Next, I'd like to introduce an academic named Nicole Lazzaro. Nicole's study covers the basics of choice and challenge that we've already talked about, but what she does differently is focus her studies around the emotional state of gamers.
In her own words:
Our results revealed that people play games not so much for the game itself as for the experience the game creates: an adrenaline rush, a vicarious adventure, a mental challenge; or the structure games provide, such as a moment of solitude or the company of friends.
While she seems to view every aspect of a game from the perspective of emotion (and the utility of this perspective may be questionable) she does raise a worthy point: pure emotions most likely have a role in the concept of "fun".
After all, why do people watch scary movies, flirt with their own spouses, play practical jokes on each other, or play Crocodile Dentist? They find surges of emotion like fear, arousal, humor, suspense and surprise to be fun.
I have one more academic who never seems to get integrated properly into these discussions, and his name is Mihaly Csikszentmihalyi. Csikszentmihalyi is the foremost expert in what we know as flow. In his own words, flow is:
Being completely involved in an activity for its own sake. The ego falls away. Time flies. Every action, movement, and thought follows inevitably from the previous one, like playing jazz.
Flow is often used to mean "balanced difficulty", or is just as often dismissed as simply another emotional state. I believe the topic is actually much more interesting than either of these interpretations, and warrants its own entry in our list. For examples of flow that might be called "games", I might cite bouncing a ball repeated off a wall or flinging cards at a hat. While these activities do involve learning a skill, I think the fact that it is a worthless skill might be indicative of something else going on.
We've heard from some of the most recognized experts on the subject (hopefully I haven't abbreviated their voices unfairly), done some paring for utility, and here's our working list of features that make games fun:
Before moving on, I'd like to do a little editing -- nothing serious, just some renaming and a little shifting of shared similarities. I'll include my reasons below for anyone who cares to argue.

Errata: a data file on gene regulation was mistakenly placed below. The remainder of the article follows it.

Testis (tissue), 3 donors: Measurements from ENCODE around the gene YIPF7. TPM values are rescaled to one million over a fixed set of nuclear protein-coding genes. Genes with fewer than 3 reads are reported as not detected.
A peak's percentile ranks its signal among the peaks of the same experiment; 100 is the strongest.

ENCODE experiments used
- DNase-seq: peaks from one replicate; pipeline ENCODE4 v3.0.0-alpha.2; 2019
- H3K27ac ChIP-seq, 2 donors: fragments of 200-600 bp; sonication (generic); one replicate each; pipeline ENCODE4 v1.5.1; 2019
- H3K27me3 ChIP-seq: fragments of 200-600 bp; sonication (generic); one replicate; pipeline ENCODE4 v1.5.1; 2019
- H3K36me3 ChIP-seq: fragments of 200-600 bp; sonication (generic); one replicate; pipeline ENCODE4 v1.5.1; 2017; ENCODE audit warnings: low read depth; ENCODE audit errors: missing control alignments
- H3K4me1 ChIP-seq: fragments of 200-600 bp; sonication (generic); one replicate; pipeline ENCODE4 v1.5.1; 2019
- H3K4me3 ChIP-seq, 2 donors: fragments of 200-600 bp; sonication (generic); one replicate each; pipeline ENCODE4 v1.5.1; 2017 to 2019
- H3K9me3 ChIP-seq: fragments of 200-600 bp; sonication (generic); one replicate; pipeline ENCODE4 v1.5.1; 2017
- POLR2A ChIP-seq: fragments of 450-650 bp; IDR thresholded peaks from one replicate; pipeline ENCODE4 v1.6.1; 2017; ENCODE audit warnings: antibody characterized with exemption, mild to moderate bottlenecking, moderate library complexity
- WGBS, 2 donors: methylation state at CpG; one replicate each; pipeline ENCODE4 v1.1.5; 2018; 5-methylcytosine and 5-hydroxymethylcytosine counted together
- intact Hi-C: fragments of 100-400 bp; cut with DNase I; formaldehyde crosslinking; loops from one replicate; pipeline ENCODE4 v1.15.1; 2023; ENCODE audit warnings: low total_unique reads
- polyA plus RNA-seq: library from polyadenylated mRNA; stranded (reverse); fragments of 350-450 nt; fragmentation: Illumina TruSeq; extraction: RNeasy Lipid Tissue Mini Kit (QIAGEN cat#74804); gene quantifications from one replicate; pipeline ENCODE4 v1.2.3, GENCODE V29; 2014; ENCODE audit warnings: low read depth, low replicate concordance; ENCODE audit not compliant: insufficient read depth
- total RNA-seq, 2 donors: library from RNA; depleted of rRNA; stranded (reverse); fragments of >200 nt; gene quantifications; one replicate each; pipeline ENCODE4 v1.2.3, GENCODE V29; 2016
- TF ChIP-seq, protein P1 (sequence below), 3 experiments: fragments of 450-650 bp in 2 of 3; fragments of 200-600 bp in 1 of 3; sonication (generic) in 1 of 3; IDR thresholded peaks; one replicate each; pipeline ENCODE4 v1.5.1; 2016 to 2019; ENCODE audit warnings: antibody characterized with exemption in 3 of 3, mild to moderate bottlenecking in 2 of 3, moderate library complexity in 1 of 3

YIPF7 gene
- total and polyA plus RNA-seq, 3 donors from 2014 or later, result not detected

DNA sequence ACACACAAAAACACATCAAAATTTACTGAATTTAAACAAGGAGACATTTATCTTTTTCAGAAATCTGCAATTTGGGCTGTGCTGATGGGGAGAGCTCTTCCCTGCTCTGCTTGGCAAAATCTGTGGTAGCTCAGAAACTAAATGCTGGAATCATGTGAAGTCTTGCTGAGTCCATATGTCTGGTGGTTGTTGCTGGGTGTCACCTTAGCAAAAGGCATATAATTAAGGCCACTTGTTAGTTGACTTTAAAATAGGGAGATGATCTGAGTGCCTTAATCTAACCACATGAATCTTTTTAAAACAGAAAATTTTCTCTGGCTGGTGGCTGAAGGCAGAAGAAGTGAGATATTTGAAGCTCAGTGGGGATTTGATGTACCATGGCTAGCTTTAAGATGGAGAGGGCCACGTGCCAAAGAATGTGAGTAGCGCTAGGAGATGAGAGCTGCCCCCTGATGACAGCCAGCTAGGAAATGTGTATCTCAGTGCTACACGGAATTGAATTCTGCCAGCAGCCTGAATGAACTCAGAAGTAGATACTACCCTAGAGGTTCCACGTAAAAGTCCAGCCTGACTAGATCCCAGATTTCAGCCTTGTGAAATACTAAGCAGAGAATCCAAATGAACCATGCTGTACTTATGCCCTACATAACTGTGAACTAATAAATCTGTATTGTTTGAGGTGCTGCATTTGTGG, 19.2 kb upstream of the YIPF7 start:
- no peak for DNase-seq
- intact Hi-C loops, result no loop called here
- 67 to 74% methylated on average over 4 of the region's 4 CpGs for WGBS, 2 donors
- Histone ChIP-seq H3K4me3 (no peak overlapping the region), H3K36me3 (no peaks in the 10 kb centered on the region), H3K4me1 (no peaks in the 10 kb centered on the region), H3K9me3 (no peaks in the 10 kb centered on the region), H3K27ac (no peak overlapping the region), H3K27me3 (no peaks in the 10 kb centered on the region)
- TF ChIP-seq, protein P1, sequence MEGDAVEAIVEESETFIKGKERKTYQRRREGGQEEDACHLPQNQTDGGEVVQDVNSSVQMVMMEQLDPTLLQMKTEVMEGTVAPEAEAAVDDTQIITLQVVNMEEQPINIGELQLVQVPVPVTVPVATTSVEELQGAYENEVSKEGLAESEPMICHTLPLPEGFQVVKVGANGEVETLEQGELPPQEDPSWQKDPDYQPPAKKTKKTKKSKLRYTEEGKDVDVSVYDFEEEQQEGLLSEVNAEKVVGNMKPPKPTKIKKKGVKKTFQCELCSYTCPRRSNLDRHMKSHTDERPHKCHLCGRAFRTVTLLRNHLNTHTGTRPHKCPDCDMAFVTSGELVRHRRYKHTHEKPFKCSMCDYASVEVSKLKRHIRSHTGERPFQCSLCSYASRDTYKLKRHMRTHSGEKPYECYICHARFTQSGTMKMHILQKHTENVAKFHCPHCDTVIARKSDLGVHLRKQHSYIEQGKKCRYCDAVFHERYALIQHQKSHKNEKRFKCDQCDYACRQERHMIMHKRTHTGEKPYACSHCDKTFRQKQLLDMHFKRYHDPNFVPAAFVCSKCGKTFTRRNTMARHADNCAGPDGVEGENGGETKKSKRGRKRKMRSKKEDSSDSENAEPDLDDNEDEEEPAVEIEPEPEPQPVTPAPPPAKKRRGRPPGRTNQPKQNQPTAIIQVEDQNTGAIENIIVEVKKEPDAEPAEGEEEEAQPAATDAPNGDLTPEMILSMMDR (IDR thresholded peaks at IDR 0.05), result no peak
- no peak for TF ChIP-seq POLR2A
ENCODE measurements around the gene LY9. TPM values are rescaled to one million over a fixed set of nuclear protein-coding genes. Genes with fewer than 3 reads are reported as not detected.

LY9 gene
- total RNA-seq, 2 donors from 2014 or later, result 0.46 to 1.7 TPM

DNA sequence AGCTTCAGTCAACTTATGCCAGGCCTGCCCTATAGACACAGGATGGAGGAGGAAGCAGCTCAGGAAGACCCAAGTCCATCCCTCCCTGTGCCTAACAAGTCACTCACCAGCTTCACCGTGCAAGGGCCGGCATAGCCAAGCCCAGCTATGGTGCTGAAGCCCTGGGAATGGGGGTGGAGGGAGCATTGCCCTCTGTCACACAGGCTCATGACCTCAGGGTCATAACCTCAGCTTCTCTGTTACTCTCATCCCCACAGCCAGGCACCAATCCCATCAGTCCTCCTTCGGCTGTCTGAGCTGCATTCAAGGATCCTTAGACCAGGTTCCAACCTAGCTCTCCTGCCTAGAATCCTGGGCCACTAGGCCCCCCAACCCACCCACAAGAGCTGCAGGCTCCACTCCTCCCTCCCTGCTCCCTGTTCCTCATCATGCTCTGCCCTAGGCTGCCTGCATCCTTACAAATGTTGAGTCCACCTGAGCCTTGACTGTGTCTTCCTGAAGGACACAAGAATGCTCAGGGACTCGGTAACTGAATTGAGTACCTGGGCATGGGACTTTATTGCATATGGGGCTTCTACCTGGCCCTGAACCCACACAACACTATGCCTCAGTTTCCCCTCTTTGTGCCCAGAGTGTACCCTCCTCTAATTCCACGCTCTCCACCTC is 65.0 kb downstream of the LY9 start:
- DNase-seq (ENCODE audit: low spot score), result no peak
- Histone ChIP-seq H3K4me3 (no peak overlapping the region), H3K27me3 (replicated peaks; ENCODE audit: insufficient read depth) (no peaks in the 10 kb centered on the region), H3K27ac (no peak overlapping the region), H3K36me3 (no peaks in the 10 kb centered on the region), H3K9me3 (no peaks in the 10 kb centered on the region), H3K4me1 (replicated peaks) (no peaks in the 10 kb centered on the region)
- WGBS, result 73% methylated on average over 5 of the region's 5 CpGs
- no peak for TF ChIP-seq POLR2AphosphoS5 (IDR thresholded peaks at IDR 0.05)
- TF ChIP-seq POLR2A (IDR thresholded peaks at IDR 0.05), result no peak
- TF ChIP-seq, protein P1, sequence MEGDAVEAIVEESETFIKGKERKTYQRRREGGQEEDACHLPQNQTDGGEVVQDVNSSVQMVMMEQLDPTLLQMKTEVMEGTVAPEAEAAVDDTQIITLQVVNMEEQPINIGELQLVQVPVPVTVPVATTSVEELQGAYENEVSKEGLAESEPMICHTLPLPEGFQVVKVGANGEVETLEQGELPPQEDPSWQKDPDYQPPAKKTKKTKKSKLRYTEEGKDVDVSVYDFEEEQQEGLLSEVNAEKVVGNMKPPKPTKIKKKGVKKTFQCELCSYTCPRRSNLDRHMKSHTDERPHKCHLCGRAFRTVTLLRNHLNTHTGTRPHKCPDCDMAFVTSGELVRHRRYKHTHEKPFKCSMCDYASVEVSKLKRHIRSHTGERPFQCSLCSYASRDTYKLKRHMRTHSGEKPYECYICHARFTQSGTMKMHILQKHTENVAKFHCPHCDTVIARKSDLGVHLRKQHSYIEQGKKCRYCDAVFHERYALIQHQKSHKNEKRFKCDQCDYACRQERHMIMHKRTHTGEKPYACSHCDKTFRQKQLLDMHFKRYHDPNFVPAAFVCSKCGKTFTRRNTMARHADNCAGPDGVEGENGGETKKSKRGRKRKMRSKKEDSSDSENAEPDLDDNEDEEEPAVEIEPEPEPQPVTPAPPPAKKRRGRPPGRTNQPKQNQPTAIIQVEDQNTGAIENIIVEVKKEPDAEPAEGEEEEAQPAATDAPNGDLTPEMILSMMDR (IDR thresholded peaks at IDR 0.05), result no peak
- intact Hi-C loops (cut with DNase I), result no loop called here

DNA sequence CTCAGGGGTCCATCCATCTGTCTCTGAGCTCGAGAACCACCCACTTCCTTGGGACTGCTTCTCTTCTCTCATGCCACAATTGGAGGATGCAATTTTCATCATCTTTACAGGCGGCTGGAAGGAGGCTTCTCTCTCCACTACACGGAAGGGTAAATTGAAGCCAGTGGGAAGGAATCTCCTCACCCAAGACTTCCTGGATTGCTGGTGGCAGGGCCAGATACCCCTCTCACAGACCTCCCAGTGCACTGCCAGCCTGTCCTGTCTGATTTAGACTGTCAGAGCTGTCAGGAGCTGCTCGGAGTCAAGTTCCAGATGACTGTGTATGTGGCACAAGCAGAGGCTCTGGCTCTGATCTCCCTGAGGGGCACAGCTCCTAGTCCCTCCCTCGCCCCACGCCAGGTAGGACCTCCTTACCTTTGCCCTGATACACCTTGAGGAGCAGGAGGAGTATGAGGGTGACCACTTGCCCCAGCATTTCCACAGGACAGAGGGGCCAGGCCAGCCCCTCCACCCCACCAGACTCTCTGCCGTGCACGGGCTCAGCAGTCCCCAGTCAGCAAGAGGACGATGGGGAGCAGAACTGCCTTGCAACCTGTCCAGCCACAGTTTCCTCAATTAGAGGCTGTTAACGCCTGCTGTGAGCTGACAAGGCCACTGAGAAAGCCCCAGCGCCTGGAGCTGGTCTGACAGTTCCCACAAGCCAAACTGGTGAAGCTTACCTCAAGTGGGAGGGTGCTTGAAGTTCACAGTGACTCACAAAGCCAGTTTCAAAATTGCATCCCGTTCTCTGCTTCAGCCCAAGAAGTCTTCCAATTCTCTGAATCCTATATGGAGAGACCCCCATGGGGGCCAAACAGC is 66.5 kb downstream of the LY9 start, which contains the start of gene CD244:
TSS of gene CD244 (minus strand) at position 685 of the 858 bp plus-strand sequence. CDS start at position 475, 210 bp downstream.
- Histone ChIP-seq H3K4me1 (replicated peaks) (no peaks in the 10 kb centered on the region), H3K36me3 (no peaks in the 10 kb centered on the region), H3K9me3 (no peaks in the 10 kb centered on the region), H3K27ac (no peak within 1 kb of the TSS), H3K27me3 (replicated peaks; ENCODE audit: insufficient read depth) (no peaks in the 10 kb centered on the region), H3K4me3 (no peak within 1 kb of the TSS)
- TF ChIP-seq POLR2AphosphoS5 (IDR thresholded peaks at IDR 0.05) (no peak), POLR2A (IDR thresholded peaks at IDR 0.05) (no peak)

We now have a list of aspects that make games fun. I believe any proposed addition can be categorized under one or more of these seven. If it can't, I'm more than willing to add another entry (or acknowledge and dismiss it, like sensation).
If we take the word "game" to be defined as: an activity engaged in for the pursuit of fun (and this is basically how the dictionary defines it), I think we're ready to move on with our analysis of gamification.
In further articles, I will address each of the aspects on our list, what they might look like independent from the rest and how they might be used in a context outside of traditional gaming. Given the breadth of the content, I won't be able to go into exacting detail, but I hope to cover each enough to set a trajectory towards further constructive thought.
For our first entry, we already have three proposed names: learning, challenge, and discovery. I would like to propose a fourth to represent them all: growth. Growth conveys an unequivocal sense of going somewhere, improving on a previous state.
What I prefer about "growth" is that it cuts more directly to the center of the desired experience than the others; I might be learning something, but not feeling as if it's progressing towards any useful end. I might be challenged, but resent it as an unnecessary or pointless obstacle. I might discover something, but feel it to be irrelevant. Only growth clearly conveys both personal development and a positive experience.
Once you filter out the concept of story (covered under fantasy and narrative), role playing and expression are actually very similar. They describe an opportunity to assert the values that make you who you are and the freedom to try out new values without judgment. This seems to convey two things: identity and choice. Identity is important, but it's already been covered elsewhere on the list (see below). That leaves us with choice, or autonomy, which is important enough to warrant an entry of its own.
Fellowship is a funny word that can't help but conjure up images of Hobbits. What we're really talking about here is a sense of belonging -- a role, or place, in a social context. Nothing seems to describe it better than identity. I know who I am, and so does everyone else. While fellowship implies a purely friendly social relationship, friendship may be too specific -- it's probably safe to say almost everyone desires a sense of identity, but not everyone craves harmony and alliance.
For fantasy / narrative, as I mentioned earlier, these two respectively describe the premise and events of a Story. "Narrative" is a probably the more inclusive of the two, but yet seems too cold to properly convey the fun feeling of getting wrapped up in an engaging story. The users call it "story", and I feel it makes the most sense to do the same.